In the younger population, there was frustration. We hated how the same old people at risk for COVID were outside wondering around for their walks while locking down was encouraged, some were even unmasked. Frustration grew in the younger population as we dealt with the economy being mostly shut down while those at risk wandered around carelessly, expecting us to cater to their demands.

The less flattering aspects of the city became even more prominent.

I remember walking with a friend to see how the city looked like during the lockdowns when they allowed us out. We got too close to a garbage bag which had not been collected and saw about ten rats inside running around, that scared the shit out of me. When NYC was open, you wouldn’t encounter this as much or even notice it because so much was going on.

The homeless struggles became a lot more prominent as well because you could no longer ignore it compared to moving through crowds of people on their way to work. You had a lot of instances where it would just be you walking down the street and the only person you would encounter is a homeless guy asking for change. I also noticed that the homeless population started to become a lot more aggressive than usual, now cursing at you more when you ignored their requests for change, which brings me to my next point.

Crime went up.

While statistics will bring up the rise in hate crimes and rise in shootings in the city, the truth is that NYC as a whole began to feel a lot less safe. You did not want to take the subway during the pandemic, especially not the one in Union Square. Walking around, especially at night, felt a lot less safe as well. I noticed more shoplifting happening at pharmacies and convenient stores, all of this in parts of Manhattan that were usually seen as being safe.

The spike in crime is shown as being in areas where crime was already bad, I think it is naive to think this way. The truth is that crime in NYC as a whole went up, especially in safer parts of Manhattan. I used to be able to walk around my neighborhood at night and it would be people walking their dogs and everyone getting their evening walk in as well. During the pandemic, I started noticing more homeless drug addicts and overall a vibe that was a lot less safe. It’s no surprise that when the mayoral race happened, the winner on the Democrat side was a former cop with more centrist policies.

The incompetent leadership was no longer tolerable.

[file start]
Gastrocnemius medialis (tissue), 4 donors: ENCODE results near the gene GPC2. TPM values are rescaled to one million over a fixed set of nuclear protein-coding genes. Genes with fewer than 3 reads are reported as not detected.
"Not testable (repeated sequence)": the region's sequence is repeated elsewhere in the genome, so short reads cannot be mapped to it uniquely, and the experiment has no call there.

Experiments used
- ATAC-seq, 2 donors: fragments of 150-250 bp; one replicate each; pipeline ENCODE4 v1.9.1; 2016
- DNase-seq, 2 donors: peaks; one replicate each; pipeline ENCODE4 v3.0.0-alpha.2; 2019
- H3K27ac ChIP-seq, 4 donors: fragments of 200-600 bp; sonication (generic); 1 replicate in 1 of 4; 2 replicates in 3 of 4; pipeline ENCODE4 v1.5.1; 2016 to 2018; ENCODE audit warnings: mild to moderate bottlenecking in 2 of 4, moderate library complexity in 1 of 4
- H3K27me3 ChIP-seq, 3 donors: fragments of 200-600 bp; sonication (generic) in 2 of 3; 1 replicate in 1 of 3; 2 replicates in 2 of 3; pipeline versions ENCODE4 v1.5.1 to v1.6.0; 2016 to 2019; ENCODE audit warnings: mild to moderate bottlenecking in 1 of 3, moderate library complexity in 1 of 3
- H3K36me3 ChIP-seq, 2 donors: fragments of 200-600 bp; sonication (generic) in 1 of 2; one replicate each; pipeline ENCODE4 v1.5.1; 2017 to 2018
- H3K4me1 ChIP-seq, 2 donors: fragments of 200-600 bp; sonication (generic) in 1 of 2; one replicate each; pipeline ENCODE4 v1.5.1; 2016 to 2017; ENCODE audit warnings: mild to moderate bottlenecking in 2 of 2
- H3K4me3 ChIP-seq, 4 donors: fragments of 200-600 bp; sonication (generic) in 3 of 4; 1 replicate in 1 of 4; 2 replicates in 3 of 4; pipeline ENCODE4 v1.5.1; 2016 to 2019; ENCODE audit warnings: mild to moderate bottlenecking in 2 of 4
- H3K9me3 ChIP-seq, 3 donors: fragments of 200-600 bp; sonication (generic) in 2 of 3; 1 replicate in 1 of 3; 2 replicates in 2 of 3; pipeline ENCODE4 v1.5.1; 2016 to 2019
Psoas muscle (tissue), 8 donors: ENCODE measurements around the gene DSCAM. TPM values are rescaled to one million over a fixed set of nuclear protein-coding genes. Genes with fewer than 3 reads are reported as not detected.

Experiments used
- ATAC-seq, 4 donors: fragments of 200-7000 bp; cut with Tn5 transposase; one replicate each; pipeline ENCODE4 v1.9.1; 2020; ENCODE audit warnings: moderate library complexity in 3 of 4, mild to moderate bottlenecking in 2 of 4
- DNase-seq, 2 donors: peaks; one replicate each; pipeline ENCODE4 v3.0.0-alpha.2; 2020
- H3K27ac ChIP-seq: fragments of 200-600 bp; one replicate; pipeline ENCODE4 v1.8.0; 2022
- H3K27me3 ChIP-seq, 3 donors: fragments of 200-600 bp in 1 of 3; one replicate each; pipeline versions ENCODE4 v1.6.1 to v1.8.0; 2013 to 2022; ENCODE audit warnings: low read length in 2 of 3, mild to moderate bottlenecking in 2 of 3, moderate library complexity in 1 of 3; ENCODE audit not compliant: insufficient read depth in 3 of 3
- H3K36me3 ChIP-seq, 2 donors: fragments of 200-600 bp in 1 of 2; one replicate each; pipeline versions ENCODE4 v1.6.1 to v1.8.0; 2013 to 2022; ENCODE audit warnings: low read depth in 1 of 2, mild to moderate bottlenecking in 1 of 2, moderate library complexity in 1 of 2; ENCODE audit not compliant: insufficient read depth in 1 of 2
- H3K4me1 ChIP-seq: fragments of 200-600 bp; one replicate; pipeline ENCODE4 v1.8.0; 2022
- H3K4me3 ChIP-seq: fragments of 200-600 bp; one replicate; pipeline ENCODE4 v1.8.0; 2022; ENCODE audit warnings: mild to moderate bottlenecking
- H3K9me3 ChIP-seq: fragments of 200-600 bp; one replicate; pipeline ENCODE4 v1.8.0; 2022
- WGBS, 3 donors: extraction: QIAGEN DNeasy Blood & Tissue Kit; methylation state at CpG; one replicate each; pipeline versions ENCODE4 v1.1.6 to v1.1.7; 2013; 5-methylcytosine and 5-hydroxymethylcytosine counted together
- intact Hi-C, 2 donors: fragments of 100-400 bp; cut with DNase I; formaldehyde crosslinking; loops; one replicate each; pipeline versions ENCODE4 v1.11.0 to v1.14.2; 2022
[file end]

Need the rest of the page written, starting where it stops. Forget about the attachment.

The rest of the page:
It doesn’t matter where you stand on the political spectrum, New York has not elected good leaders recently. Our previous few governors seem to always get caught up in some sort of scandal and our mayor is considered to be one of the worst in America. In all fairness, the mayors before the current mayor did do a good job. When things were open, you kind of tolerated it. The drinking, partying, and hooking up with attractive women took your mind off of how incompetent and corrupt some of the people running the city were.

Once the lockdowns happened, nightlife ended, jobs gutted, crime skyrocketed, and the rich fled; you were forced to pay attention to it. The chickens came home to roost for the leadership which became a laughing stock of the entire country. Now New Yorkers were forced to ask where the hell those tax dollars were actually going. New Yorkers hit the polls and selected someone different for mayor, but it was a tale of two New Yorks.

Racial tensions got much worse.

While it does not get talked about as much and might catch others by surprise, NYC has quite a lot of racism going on under the surface. The wealthy whites who vote Democrat in the city will play up the hero act but there is a reason they prefer not to live too close to Harlem. I won’t take the time to bash out of touch liberals too much.

As it showed in the race for mayor and Democrat primary, well-off whites in the city do not vote like minorities do. One group was facing rising crime rates and found defunding the police to be a baffling proposal. Meanwhile, the Uber Eats Work From Home class was all onboard for defunding the police as they hid out in their doorman secured buildings.